Take a look at Mary Cassat’s “The Child’s Bath” (1893) (An American painter who was a key figure in the French art circles of her day.)

What you see first in the composition is dead center. The child’s hand and leg point to the mother’s hand as it washes the foot. The bowl swings your eye around the other leg, upwards to the elbow, across the two faces, then it follows the stripes on the mother’s arm back down to the hand again.

As you continue to explore, the angle of the white towel and the direction of the striped on the dress take you directly to the pitcher. Your eye follows the oval shape of the pitcher down, around, and up to the lip, which leads the eye to take a dive from the lip of the pitcher, into the bowl and back into the circle of motion.

As this is going on, a number of messages are being delivered: the closeness of the two faces has meaning. The round and round motion conveys a rhythm like a scrubbing motion, which represents the action being depicted.

One more hidden thing is that the motion is counter-clockwise. This is because most people are right-handed and we tend to feel more comfortable with things rotating clockwise than counter-clockwise. This was done because it makes you pause for a microsecond at each waypoint and you have to work at it. This is extremely intelligent. Taking is as nothing more than a painting, it is pretty ordinary, but when you think of the extreme sophistication of the composition, this is how a painter might be defined as a genius.

This is one of the most authoritative examples of this that I know of.

To me, an understanding of the directive nature of visual composition is key to a good composition in motion graphics. When designing, it is a good idea to provide a visual sequence so that the intent of the composition is expressed in more ways than by a number of moving objects, each of which is fighting for attention. Start by focusing attention on the noun (the visual title or starting point of your message for that scene). Then lead the eye to the verb (the main action / the fun part). Then finish with the adjective. (Are you into Haiku? Same principle.) You want the viewer to focus on the meat - the second stage – then have time to take it in, then finish with a bang that either underscores the main message or extrapolates, such as adding something unexpected and pithy. It is like the punchline of a great joke.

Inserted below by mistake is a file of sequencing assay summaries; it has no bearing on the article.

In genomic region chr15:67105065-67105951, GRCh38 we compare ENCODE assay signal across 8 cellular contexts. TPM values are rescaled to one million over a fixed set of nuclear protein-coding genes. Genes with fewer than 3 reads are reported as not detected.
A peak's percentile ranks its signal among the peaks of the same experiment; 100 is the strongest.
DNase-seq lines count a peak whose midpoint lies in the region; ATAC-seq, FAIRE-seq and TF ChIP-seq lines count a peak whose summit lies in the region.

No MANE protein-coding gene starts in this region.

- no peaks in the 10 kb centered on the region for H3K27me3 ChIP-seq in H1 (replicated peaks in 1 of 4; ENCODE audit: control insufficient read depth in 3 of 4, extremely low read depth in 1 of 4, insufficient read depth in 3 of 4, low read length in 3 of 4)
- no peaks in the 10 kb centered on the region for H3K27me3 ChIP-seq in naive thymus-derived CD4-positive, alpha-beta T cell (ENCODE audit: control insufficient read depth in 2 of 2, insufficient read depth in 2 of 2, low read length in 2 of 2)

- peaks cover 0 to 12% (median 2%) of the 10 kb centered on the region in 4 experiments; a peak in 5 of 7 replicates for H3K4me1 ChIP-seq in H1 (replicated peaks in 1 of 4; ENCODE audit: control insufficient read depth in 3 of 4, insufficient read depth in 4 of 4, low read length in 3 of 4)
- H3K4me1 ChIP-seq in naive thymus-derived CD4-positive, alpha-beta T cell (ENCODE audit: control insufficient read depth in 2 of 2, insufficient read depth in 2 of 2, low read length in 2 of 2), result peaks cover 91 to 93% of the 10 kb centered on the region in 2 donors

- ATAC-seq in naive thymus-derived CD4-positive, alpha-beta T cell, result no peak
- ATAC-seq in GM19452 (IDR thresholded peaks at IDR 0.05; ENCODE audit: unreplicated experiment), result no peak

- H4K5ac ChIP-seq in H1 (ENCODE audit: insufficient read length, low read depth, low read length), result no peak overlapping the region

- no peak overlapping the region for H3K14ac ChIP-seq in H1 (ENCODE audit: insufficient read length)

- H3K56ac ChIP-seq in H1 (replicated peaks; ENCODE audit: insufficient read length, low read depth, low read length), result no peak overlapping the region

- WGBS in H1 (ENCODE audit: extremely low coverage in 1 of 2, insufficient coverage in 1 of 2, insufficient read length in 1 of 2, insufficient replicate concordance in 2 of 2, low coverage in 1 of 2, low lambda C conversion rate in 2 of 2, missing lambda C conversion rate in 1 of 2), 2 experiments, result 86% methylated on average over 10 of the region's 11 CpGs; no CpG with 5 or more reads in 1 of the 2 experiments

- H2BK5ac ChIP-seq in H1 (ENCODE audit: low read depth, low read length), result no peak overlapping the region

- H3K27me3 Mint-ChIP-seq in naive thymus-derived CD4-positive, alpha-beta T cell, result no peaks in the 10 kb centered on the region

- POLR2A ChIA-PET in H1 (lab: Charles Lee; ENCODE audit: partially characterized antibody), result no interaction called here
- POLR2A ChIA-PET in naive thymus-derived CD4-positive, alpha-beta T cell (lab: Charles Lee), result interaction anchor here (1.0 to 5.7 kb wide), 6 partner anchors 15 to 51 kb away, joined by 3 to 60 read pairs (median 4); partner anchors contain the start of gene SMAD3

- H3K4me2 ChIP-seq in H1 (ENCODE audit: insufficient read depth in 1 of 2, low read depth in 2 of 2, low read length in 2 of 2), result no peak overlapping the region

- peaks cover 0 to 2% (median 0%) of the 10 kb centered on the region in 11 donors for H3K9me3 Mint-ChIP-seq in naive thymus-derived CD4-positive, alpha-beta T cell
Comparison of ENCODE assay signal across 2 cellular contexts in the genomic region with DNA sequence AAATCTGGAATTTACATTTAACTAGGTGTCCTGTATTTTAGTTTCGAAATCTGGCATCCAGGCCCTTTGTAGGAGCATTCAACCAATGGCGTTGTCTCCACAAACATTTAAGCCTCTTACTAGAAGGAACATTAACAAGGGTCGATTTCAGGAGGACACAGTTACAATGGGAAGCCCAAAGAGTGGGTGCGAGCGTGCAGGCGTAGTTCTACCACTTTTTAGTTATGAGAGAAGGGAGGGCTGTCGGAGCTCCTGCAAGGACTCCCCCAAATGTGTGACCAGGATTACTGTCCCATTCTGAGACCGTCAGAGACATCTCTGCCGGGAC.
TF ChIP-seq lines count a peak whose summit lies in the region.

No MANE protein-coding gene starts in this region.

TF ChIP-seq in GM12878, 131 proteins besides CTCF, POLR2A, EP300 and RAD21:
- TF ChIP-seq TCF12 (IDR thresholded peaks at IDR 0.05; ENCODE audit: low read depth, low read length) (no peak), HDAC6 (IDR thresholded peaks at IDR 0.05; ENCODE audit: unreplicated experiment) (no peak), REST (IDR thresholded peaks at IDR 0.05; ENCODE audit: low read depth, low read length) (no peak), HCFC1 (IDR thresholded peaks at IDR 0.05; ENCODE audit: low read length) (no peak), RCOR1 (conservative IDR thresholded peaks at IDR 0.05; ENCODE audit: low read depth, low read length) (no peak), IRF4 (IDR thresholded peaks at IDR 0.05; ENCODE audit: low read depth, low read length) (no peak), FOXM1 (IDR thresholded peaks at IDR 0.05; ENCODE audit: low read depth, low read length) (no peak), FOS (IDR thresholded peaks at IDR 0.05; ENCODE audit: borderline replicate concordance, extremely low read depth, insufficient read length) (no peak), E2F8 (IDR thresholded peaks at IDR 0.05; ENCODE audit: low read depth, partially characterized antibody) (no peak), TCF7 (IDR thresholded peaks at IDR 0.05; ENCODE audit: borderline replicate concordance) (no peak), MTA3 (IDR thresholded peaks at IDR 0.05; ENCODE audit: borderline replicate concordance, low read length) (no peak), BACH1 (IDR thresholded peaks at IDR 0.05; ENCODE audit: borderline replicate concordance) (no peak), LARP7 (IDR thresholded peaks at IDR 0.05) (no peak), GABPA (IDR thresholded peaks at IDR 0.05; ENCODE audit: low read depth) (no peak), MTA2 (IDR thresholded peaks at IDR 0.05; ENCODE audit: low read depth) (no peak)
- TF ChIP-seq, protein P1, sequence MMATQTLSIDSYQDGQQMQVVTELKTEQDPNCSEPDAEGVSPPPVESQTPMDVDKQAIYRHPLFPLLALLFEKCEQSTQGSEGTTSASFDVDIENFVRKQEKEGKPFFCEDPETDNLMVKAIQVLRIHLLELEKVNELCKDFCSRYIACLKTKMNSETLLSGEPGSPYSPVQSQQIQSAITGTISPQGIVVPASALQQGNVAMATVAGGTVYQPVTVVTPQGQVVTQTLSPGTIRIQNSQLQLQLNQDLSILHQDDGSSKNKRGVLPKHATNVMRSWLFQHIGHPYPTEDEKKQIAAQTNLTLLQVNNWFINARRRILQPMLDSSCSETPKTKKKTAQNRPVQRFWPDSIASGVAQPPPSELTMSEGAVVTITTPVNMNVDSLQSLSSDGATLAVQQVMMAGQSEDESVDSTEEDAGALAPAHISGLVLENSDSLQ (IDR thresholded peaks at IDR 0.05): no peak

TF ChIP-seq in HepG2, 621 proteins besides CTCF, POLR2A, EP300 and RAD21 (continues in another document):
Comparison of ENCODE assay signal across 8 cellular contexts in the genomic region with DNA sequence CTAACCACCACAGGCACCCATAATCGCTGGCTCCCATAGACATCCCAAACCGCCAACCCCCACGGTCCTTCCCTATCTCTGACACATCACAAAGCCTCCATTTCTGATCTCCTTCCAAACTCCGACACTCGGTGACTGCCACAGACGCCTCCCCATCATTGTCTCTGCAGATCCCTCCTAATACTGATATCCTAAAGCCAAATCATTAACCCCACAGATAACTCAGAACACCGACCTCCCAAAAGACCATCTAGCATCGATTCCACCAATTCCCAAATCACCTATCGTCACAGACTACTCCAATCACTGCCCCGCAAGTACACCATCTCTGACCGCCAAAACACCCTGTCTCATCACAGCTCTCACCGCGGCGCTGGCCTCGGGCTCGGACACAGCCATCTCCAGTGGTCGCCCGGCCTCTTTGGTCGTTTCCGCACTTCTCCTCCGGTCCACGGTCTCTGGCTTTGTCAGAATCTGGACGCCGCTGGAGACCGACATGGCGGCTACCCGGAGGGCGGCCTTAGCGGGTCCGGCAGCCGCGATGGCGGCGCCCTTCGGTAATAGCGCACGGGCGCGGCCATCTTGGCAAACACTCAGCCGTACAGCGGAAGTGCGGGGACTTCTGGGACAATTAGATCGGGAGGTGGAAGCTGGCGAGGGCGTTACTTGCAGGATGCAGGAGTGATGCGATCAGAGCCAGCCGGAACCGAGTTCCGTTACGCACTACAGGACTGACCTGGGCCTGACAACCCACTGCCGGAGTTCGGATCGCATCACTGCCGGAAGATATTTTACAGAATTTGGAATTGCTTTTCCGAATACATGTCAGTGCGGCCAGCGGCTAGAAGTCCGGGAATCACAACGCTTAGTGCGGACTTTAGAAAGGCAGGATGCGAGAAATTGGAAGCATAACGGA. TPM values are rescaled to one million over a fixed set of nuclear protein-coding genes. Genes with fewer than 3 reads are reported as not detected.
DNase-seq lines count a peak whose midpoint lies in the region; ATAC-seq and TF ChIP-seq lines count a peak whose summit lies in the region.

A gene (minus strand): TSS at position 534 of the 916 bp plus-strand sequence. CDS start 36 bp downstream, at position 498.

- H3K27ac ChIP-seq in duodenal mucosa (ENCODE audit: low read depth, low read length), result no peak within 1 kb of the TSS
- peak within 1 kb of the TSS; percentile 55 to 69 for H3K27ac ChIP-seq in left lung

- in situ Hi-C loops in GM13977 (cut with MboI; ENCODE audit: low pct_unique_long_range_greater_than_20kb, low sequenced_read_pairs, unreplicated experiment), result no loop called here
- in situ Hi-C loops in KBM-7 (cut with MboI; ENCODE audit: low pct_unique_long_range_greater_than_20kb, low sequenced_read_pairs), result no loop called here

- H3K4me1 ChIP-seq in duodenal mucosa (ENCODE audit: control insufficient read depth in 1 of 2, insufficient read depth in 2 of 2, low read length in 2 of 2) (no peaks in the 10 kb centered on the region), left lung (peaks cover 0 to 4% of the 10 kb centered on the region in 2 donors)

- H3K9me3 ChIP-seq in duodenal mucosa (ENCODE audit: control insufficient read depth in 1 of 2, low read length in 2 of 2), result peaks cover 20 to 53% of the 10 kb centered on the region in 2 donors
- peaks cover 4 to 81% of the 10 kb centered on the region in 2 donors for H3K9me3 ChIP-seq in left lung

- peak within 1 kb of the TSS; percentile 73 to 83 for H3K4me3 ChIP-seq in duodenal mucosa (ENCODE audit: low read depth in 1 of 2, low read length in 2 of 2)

Motion graphics is as much about conveyance as message.

@jonathan @Furutan @TYancy @Photics

Thank you so much for all comments.

I also asked a 1st year bachelor IT student (18 years) to give me some advice. Three days ago I started to develop a new movie based on his suggestions. After reading your comments, I feel the video seems childish. I still have too much text (it is part of an IT course) with some animations to simulate what a professor illustrates on a black- or whiteboard during colleges. Yes, Photics it is still a presentation that also can be done in Keynote or Powerpoint. Yes, Furutan I am left-brained. My right-brain is not working so well. I am not a great designer. I only try to bring images and (basic) animations into my colleges to clarify some (difficult) topics. And the students can watch it over and over again.

But, you all gave me some great ideas. I will try to do some rework of the new movie based on the remarks from Furutan and TYancy. It will not yet be a work of art but I will try to stimulate my right-brain during the design process.

I let you know when I publish the new movie on YouTube. All comments are highly appreciated.

I’m right there with you, but coming from the opposite direction. I’ve got the right-brain stuff totally nailed but the left-brained stuff, such as scripting (at least with JS) is a battle for me.

I am a Mac Design guy, but I do like the Material design theme/pattern by Google.

Very clean, modern, very flexible. You can also build upon it with simple adjustments to your palette and your typography.

Always remember that the Content and the theme should work hand in glove and the theme should not be the dominant player on your stage.

The color section alone is a great primer for anyone starting out in design.

Simple shapes colors clean readable type for the device, consistent transitions and you have a winner :slight_smile:

Thanks Nick, great documentation!